Saturday, 21 of October of 2017

Economics. Explained.  

Small Business Optimism

October 10, 2017

Small business optimism fell 2.3 points in September to 103.0 after having risen 0.1 point in August.  This is slightly lower than the cycle high reading of 105.9 set in January which was the highest level for this index since 2004.  A couple of months ago the NFIB noted that the level of the index during the past six months represents a hot streak not seen since 1983.

The decline in September is not simply a hurricane-related event.  NFIB President and CEO Juanita Duggan said, “Small business owners across the country were measurably less enthusiastic last month.””

NFIB Chief Economist Bill Dunkelberg added, “The Index remains very high by historical standards.  Small business owners still expect policy changes from Washington on health care and taxes, and while they don’t know what those changes will look like, they expect them to be an improvement. But the frothy expectations they’ve had in the previous few months clearly slipped in September.”

In our opinion the economy is bouncing along at a respectable pace and should gather momentum in coming months if the new Trump Administration produces a number of significant policy changes.  Specifically, we believe that later this year or in 2018 we will see both individual and corporate income tax cuts, and legislation that will allow firms to repatriate corporate earnings currently locked overseas back to the U.S. at a favorable 10% rate.  Trump will continue to eliminate all unnecessary, confusing and overlapping federal regulations.  And health care reform of some type is still at least possible.  These changes should boost our economic speed limit should from 1.8% or so today to 2.8% within a few years.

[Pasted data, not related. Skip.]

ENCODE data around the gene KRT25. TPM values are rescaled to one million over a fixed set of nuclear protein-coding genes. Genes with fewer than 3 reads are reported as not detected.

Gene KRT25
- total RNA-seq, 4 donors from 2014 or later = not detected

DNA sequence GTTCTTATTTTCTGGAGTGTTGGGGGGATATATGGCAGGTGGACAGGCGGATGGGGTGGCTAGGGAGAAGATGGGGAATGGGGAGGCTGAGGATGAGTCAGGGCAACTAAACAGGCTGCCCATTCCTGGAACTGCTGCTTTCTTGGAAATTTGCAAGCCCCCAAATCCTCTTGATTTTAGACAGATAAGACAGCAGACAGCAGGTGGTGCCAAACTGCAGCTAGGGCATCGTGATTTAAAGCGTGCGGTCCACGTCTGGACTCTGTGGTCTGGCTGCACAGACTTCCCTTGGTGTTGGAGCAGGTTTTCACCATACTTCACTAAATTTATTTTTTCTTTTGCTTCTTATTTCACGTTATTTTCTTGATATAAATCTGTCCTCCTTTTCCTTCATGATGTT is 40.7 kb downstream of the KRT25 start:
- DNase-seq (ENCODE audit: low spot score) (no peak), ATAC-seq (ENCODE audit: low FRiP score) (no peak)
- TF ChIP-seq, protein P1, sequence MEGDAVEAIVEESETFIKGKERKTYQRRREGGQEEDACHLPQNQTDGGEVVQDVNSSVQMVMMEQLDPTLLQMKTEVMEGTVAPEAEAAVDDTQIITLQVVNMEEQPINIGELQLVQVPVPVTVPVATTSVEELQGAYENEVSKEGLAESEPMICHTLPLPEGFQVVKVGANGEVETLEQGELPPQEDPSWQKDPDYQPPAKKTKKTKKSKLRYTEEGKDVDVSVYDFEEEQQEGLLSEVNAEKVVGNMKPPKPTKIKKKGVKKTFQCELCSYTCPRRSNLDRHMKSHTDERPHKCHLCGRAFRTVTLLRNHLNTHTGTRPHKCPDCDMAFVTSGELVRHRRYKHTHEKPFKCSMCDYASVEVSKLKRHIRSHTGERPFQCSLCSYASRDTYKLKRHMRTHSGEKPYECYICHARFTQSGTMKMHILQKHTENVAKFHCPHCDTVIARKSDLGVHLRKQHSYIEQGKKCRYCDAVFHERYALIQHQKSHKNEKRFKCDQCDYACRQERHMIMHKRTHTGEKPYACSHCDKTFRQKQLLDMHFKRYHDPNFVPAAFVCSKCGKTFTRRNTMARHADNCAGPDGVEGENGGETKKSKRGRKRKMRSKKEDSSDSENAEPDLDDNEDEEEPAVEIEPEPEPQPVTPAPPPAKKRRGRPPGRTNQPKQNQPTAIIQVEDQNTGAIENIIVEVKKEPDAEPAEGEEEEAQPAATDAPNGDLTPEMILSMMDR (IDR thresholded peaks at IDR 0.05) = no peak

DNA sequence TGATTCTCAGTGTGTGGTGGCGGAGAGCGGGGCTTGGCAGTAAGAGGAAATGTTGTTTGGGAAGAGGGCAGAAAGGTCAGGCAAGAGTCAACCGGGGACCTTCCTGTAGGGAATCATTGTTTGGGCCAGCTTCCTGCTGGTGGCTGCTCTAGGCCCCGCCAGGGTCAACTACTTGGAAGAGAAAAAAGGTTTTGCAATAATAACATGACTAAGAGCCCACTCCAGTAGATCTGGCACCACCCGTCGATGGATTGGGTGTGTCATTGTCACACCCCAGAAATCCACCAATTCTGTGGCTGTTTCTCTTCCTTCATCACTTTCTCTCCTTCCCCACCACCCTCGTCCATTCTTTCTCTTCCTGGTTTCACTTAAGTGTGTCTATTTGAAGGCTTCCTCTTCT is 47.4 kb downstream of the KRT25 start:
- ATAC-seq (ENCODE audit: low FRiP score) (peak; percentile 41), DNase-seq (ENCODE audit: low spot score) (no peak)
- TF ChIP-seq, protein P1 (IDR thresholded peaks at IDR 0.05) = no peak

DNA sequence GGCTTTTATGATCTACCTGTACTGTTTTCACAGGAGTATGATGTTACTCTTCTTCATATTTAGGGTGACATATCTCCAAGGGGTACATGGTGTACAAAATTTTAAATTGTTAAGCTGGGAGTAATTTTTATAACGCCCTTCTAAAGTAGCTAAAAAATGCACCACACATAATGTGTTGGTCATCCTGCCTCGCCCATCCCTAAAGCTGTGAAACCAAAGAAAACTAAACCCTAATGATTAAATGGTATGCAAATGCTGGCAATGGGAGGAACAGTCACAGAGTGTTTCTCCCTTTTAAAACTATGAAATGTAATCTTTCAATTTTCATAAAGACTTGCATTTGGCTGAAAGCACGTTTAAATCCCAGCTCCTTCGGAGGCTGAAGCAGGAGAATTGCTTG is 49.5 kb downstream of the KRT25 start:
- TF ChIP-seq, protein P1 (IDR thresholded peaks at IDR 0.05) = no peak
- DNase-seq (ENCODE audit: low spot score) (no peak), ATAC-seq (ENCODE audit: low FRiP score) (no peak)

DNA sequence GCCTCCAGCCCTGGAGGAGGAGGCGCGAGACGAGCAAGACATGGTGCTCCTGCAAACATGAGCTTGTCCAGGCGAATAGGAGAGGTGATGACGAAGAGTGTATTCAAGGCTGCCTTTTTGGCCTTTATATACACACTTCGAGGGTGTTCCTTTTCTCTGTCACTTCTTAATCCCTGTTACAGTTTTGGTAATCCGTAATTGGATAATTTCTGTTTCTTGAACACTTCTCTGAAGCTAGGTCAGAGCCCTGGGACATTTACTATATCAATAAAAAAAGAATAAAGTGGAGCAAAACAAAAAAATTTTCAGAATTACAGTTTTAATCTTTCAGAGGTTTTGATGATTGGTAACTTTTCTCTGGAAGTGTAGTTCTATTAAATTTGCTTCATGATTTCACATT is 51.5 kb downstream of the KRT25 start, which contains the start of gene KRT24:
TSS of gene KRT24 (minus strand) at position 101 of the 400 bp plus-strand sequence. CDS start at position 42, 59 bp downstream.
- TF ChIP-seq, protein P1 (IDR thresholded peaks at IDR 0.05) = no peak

Already we see the stock market at a record high level.   Jobs are being created at a reasonably robust pace.  The unemployment rate is below the full employment threshold.  The housing sector is continuing to climb.  And now investment spending should pick up after essentially no growth in the past three years.  We expect GDP growth to climb from 2.0% in 2016 to 2.3% in 2017 and 2.8% in 2018.  The core inflation will  probably slip from 2.2% in 2016 to 1.9% in 2017 but then up to 2.5% in 2018.  The Fed will continue to raise short-term interest rates very slowly.  Accelerating GDP growth, low inflation, and low interest rates should propel the stock market to new record high levels.

Stephen Slifer

NumberNomics

Charleston, SC


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